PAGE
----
Author(s)  
Francesco Agostinelli, Giuseppe Sorrenti

We study the effect of family income and maternal hours worked on child development. Our instrumental variable analysis suggests different results for cognitive and behavioral development. An additional $1,000 in family income improves cognitive development by 4.4 percent of a standard deviation but has no effect on behavioral development. A yearly increase of 100 work hours negatively affects both outcomes by approximately 6 percent of a standard deviation. The quality of parental investment matters and the substitution effect (less parental time) dominates the income effect (higher earnings) when the after-tax hourly wage is below $13.50. Results call for consideration of child care and minimum wage policies that foster both maternal employment and child development.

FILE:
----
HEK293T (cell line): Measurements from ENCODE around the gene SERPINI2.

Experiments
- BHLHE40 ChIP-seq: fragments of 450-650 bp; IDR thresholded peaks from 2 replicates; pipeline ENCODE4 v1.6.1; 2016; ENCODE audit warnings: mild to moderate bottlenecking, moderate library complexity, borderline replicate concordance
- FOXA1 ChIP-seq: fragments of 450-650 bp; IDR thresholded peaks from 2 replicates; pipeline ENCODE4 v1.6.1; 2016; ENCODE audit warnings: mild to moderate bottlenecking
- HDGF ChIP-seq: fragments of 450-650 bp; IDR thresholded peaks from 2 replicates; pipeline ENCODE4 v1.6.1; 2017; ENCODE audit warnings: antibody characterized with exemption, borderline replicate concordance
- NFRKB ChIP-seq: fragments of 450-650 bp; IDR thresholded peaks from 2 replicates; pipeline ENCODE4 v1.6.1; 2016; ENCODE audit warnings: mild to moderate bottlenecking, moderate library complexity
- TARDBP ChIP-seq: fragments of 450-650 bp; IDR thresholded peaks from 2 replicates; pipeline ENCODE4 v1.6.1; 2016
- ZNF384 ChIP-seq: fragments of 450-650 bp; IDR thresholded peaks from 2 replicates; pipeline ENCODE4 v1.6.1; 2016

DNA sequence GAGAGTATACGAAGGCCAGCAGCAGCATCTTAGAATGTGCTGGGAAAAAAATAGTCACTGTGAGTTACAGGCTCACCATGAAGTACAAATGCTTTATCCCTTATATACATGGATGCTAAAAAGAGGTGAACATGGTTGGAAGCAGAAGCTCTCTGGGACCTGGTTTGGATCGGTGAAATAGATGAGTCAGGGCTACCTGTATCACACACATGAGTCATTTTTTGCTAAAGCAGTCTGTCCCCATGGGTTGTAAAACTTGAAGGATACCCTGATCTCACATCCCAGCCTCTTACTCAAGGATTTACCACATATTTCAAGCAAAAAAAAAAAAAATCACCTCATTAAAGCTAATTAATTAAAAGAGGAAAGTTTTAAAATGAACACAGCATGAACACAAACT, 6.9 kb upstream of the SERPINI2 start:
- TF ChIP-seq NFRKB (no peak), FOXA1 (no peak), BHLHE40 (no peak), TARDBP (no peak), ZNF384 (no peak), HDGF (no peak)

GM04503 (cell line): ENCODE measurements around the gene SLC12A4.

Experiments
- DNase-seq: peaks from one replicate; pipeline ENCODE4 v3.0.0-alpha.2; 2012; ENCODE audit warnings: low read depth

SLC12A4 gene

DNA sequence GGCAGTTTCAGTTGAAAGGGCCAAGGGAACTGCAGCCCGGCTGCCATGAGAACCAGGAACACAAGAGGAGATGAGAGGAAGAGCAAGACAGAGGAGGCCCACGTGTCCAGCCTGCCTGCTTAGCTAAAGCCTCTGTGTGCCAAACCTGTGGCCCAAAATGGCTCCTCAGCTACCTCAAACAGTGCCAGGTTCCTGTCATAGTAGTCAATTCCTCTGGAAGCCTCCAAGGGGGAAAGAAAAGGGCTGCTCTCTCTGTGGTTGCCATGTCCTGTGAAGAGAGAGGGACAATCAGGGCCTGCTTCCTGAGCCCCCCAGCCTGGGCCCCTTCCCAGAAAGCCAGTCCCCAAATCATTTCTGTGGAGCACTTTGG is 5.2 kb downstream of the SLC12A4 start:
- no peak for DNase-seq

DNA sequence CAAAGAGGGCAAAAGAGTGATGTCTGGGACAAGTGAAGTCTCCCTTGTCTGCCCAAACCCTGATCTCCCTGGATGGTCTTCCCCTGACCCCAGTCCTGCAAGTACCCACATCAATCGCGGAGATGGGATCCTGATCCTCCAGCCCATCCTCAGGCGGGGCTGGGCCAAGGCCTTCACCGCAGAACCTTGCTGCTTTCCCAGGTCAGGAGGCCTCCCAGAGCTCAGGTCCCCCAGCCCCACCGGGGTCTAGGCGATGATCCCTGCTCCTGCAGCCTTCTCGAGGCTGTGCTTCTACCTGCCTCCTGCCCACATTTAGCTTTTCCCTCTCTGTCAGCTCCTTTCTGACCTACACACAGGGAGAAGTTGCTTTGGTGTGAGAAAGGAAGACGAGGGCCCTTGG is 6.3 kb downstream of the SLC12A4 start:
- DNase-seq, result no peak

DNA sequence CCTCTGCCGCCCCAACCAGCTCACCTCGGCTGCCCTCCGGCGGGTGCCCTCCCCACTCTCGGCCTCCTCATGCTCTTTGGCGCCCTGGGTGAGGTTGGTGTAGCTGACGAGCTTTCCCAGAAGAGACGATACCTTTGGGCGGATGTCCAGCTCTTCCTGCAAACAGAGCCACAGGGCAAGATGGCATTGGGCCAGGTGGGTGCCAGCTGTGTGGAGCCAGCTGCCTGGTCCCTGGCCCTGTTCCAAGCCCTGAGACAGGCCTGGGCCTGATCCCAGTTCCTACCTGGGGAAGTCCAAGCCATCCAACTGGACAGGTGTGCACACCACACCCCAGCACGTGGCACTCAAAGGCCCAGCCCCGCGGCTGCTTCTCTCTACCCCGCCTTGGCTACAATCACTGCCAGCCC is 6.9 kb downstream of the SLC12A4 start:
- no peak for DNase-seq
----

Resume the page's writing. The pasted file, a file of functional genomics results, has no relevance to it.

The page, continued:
JEL Codes  
H24: Personal Income and Other Nonbusiness Taxes and Subsidies; includes inheritance and gift taxes
H31: Fiscal Policies and Behavior of Economic Agents: Household
I21: Analysis of Education
I38: Welfare and Poverty: Government Programs; Provision and Effects of Welfare Programs
J13: Fertility; Family Planning; Child Care; Children; Youth
J22: Time Allocation and Labor Supply
Keywords  
Child Development
family income
maternal labor supply